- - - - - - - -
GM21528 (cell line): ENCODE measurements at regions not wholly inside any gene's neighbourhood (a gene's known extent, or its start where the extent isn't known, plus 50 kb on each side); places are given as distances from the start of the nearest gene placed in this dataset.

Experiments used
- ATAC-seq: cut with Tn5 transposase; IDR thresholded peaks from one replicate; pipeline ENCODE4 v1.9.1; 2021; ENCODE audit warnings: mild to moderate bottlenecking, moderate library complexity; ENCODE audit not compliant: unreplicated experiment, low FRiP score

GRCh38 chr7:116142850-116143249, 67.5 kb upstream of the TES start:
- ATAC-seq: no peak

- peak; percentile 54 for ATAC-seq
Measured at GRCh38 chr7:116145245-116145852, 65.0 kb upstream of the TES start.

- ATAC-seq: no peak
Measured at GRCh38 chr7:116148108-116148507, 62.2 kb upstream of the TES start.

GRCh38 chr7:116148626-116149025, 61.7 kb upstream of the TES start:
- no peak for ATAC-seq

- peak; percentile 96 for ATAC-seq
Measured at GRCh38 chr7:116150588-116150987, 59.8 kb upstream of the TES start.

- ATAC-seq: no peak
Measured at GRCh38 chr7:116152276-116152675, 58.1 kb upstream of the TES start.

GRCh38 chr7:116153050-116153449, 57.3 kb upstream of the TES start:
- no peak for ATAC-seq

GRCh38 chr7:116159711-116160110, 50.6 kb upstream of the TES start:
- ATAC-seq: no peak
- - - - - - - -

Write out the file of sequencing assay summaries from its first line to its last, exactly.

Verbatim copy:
GM21528 (cell line): ENCODE measurements at regions not wholly inside any gene's neighbourhood (a gene's known extent, or its start where the extent isn't known, plus 50 kb on each side); places are given as distances from the start of the nearest gene placed in this dataset.

Experiments used
- ATAC-seq: cut with Tn5 transposase; IDR thresholded peaks from one replicate; pipeline ENCODE4 v1.9.1; 2021; ENCODE audit warnings: mild to moderate bottlenecking, moderate library complexity; ENCODE audit not compliant: unreplicated experiment, low FRiP score

GRCh38 chr7:116142850-116143249, 67.5 kb upstream of the TES start:
- ATAC-seq: no peak

- peak; percentile 54 for ATAC-seq
Measured at GRCh38 chr7:116145245-116145852, 65.0 kb upstream of the TES start.

- ATAC-seq: no peak
Measured at GRCh38 chr7:116148108-116148507, 62.2 kb upstream of the TES start.

GRCh38 chr7:116148626-116149025, 61.7 kb upstream of the TES start:
- no peak for ATAC-seq

- peak; percentile 96 for ATAC-seq
Measured at GRCh38 chr7:116150588-116150987, 59.8 kb upstream of the TES start.

- ATAC-seq: no peak
Measured at GRCh38 chr7:116152276-116152675, 58.1 kb upstream of the TES start.

GRCh38 chr7:116153050-116153449, 57.3 kb upstream of the TES start:
- no peak for ATAC-seq

GRCh38 chr7:116159711-116160110, 50.6 kb upstream of the TES start:
- ATAC-seq: no peak